Shadow Copying Assemblies
Updated: September 2009
Shadow copying allows assemblies that are used in an application domain to be updated without unloading the application domain. This is particularly useful for applications that must be available continuously, such as ASP.NET sites.
The common language runtime locks an assembly file when the assembly is loaded, so the file cannot be updated until the assembly is unloaded. The only way to unload an assembly from an application domain is by unloading the application domain, so under normal circumstances, an assembly cannot be updated on disk until all the application domains that are using it have been unloaded.
When an application domain is configured to shadow copy files, assemblies from the application path are copied to another location and loaded from that location. The copy is locked, but the original assembly file is unlocked and can be updated.
The only assemblies that can be shadow copied are those stored in the application directory or its subdirectories, specified by the ApplicationBase and PrivateBinPath properties when the application domain is configured. Assemblies stored in the global assembly cache are not shadow copied.
The following list describes how to use the properties of the AppDomainSetup class to configure an application domain for shadow copying.
Enable shadow copying by setting the ShadowCopyFiles property to the string value "true".
By default, this causes all assemblies in the application path to be copied to a download cache before they are loaded. This is the same cache maintained by the common language runtime to store files downloaded from other computers, and the common language runtime automatically deletes the files when they are no longer needed.
Optionally set a custom location for shadow copied files using the CachePath property and the ApplicationName property. The base path for the location is formed by concatenating the ApplicationName property to the CachePath property as a subdirectory. Assemblies are shadow copied to subdirectories of this path, not to the base path itself.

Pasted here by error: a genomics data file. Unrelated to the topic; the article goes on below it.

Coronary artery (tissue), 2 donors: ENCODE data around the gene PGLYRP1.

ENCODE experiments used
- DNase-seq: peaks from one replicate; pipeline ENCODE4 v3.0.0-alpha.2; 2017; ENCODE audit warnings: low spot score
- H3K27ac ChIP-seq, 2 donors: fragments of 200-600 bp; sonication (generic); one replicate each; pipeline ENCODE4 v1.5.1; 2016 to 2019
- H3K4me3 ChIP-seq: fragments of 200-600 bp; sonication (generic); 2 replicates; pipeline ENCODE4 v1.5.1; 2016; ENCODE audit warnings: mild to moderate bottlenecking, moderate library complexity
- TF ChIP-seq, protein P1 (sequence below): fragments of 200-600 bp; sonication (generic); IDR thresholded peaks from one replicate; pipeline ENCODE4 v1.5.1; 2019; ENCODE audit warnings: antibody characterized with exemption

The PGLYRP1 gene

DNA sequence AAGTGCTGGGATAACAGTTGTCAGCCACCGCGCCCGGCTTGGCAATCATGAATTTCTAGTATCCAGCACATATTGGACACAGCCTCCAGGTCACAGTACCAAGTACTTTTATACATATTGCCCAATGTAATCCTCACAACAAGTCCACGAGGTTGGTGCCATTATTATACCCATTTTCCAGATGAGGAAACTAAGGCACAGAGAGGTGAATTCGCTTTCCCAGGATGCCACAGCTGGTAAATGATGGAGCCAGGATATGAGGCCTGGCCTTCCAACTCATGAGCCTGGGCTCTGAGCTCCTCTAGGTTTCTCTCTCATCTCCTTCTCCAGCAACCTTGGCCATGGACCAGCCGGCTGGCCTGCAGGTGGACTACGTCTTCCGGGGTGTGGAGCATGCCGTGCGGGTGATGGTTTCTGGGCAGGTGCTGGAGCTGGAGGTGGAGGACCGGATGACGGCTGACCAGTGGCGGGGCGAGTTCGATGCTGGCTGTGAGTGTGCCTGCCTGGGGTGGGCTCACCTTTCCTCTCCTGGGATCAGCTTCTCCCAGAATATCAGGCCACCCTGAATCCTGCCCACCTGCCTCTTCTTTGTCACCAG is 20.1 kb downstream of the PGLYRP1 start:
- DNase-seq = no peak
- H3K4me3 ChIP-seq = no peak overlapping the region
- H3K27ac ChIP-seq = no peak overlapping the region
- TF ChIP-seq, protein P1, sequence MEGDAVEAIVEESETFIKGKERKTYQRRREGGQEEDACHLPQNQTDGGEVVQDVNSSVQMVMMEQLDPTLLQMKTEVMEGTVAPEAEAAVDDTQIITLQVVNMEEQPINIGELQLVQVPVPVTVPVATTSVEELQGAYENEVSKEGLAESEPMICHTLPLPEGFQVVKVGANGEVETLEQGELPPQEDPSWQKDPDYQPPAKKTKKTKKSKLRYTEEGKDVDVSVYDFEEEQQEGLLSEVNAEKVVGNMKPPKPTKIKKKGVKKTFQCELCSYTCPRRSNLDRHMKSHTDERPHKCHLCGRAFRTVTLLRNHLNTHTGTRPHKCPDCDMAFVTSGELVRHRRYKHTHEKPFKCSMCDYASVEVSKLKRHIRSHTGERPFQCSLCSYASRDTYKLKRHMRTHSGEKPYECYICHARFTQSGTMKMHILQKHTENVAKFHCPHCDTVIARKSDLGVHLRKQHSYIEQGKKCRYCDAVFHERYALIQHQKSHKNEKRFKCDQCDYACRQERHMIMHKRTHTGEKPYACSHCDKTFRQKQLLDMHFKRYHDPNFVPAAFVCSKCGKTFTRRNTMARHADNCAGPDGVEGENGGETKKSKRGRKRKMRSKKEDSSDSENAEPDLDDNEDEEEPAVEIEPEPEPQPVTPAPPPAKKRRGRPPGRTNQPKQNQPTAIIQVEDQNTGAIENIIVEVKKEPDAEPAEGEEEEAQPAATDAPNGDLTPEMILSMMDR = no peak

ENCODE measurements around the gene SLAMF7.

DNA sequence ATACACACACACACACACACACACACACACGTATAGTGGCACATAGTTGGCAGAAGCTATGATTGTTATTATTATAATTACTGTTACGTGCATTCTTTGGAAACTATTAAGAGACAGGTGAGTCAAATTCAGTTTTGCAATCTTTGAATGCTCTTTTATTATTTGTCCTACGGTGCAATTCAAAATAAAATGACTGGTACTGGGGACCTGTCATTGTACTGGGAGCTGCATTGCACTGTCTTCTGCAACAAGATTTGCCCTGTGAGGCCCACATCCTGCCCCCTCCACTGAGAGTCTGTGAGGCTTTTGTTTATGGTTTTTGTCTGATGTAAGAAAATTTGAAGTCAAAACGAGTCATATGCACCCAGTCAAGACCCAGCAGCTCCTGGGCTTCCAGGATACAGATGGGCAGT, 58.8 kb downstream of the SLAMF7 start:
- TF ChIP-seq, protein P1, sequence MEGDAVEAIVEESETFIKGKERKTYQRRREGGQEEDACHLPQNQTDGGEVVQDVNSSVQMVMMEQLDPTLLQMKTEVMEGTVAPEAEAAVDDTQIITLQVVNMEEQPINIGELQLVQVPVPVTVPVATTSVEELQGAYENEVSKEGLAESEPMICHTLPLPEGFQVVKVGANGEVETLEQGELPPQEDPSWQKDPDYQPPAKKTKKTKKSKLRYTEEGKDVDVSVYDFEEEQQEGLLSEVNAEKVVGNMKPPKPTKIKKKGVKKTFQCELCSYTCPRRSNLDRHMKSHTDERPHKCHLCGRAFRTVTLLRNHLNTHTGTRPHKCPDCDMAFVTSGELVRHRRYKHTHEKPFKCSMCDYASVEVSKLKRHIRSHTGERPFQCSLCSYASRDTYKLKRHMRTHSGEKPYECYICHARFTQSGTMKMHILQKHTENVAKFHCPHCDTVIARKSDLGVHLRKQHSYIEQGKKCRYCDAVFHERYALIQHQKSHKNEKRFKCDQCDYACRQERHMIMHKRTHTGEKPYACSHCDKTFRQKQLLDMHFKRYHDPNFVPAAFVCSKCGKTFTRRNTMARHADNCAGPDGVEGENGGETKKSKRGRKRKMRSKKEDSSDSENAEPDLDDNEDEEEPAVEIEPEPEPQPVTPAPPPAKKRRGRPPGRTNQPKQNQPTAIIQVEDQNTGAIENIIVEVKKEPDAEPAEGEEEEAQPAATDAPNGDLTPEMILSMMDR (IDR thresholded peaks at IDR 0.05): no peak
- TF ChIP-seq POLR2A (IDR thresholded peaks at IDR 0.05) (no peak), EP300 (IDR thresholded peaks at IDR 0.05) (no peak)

If you specify a custom location, you are responsible for cleaning up the directories and copied files when they are no longer needed. They are not deleted automatically.
There are a couple of reasons why you might want to set a custom location for shadow copied files. You might need to set a custom location for shadow copied files if your application generates a large number of copies. The download cache is limited by size, not by lifetime, so it is possible that the common language runtime will attempt to delete a file that is still in use. Another reason to set a custom location is when users running your application do not have write access to the directory location the common language runtime uses for the download cache.
Optionally limit the assemblies that are shadow copied by using ShadowCopyDirectories property.
When you enable shadow copy for an application domain, the default is to copy all assemblies in the application path — that is, in the directories specified by the ApplicationBase and PrivateBinPath properties. You can limit the copying to selected directories by creating a string containing only those directories you want to shadow copy, and assigning the string to the ShadowCopyDirectories property. Separate the directories with semicolons. The only assemblies that are shadow copied are the ones in the selected directories.
Directory paths must not contain semicolons, because the semicolon is the delimiter character. There is no escape character for semicolons.
The AppDomain class has several methods, such as SetShadowCopyFiles and ClearShadowCopyPath, that can be used to control shadow copying on an application domain, but these have been marked obsolete in the .NET Framework version 2.0. The recommended way to configure an application domain for shadow copying is to use the properties of the AppDomainSetup class.